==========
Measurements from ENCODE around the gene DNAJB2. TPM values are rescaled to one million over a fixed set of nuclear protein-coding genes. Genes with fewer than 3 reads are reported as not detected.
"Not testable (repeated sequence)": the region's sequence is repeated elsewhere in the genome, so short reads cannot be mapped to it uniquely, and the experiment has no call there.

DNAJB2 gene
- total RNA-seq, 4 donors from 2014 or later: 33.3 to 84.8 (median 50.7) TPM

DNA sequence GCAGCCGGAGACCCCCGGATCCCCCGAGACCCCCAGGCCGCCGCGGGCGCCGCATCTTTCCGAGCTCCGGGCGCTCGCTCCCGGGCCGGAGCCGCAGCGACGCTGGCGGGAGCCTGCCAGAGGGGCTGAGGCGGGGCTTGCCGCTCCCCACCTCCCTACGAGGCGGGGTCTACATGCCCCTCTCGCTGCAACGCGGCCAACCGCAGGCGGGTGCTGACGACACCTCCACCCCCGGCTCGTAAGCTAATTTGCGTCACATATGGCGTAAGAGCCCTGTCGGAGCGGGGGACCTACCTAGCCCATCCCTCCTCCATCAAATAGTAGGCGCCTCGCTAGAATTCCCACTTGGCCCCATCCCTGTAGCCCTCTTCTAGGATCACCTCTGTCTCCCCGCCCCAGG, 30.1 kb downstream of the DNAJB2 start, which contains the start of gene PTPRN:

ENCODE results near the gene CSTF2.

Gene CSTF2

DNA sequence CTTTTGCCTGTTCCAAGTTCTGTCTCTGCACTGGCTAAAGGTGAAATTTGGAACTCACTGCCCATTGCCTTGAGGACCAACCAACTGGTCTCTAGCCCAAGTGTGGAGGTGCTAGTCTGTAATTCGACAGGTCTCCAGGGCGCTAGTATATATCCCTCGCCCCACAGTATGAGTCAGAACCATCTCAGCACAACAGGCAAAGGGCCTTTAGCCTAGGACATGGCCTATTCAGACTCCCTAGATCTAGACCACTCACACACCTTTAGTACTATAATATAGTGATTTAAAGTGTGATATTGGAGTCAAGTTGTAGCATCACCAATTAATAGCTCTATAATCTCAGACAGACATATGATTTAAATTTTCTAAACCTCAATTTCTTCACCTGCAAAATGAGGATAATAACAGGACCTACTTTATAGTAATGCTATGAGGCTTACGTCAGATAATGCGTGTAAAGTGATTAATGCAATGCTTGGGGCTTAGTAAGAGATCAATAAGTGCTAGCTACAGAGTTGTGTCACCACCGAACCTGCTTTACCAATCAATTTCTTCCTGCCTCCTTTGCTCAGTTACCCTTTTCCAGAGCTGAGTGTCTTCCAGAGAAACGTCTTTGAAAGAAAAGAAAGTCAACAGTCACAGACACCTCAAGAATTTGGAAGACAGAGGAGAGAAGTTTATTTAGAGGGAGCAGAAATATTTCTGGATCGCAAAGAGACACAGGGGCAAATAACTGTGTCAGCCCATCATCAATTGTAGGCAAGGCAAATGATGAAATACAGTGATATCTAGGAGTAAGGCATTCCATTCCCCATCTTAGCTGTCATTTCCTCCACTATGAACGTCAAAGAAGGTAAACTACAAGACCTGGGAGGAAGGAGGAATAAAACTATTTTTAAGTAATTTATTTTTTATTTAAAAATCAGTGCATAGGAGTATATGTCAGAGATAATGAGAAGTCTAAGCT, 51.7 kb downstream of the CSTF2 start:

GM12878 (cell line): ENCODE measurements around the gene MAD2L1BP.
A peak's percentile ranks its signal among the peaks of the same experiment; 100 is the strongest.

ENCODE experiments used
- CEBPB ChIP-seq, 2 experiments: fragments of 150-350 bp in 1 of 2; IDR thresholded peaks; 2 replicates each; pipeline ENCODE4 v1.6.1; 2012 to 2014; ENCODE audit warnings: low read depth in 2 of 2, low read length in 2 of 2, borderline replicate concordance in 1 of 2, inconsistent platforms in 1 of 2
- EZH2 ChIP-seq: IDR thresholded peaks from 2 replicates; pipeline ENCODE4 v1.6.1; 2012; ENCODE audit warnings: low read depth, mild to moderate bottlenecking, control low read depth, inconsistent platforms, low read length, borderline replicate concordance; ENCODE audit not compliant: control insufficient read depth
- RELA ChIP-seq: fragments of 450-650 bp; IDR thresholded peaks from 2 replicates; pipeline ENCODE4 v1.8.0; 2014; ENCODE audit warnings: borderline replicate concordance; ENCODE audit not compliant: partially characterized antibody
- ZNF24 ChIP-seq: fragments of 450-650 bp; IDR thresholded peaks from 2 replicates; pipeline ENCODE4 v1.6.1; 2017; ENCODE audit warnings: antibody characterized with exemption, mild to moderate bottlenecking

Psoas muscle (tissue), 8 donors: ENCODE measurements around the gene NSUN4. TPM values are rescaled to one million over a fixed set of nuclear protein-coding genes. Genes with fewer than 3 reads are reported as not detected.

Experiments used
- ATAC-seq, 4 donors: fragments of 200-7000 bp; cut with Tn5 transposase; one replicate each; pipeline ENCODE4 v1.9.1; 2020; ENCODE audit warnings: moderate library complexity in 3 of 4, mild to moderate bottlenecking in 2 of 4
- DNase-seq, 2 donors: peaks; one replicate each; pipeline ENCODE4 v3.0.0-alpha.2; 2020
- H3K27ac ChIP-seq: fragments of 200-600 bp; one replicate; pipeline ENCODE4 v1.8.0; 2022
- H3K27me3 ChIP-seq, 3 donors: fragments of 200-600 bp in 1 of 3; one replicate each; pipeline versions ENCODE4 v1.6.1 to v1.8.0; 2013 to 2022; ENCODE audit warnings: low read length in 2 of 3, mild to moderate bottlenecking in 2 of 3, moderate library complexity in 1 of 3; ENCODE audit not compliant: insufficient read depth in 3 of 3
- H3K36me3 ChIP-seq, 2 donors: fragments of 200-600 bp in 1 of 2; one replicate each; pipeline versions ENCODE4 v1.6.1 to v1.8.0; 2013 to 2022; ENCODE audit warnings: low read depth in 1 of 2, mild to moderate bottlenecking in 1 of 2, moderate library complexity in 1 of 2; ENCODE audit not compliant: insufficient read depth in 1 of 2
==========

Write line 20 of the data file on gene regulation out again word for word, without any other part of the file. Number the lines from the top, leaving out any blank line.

- H3K27ac ChIP-seq: fragments of 200-600 bp; one replicate; pipeline ENCODE4 v1.8.0; 2022